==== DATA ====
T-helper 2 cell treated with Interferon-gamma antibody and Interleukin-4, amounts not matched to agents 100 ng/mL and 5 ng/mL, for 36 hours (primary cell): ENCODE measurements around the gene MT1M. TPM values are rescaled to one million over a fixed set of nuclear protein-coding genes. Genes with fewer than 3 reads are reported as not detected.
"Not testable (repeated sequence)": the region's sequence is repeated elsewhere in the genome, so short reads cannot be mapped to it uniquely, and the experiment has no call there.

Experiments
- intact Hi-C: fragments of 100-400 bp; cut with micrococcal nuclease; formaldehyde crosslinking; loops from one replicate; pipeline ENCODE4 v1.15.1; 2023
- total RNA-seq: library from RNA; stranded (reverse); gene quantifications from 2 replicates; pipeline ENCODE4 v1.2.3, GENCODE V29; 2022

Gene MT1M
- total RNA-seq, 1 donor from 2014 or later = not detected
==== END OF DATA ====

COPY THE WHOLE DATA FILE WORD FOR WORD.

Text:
T-helper 2 cell treated with Interferon-gamma antibody and Interleukin-4, amounts not matched to agents 100 ng/mL and 5 ng/mL, for 36 hours (primary cell): ENCODE measurements around the gene MT1M. TPM values are rescaled to one million over a fixed set of nuclear protein-coding genes. Genes with fewer than 3 reads are reported as not detected.
"Not testable (repeated sequence)": the region's sequence is repeated elsewhere in the genome, so short reads cannot be mapped to it uniquely, and the experiment has no call there.

Experiments
- intact Hi-C: fragments of 100-400 bp; cut with micrococcal nuclease; formaldehyde crosslinking; loops from one replicate; pipeline ENCODE4 v1.15.1; 2023
- total RNA-seq: library from RNA; stranded (reverse); gene quantifications from 2 replicates; pipeline ENCODE4 v1.2.3, GENCODE V29; 2022

Gene MT1M
- total RNA-seq, 1 donor from 2014 or later = not detected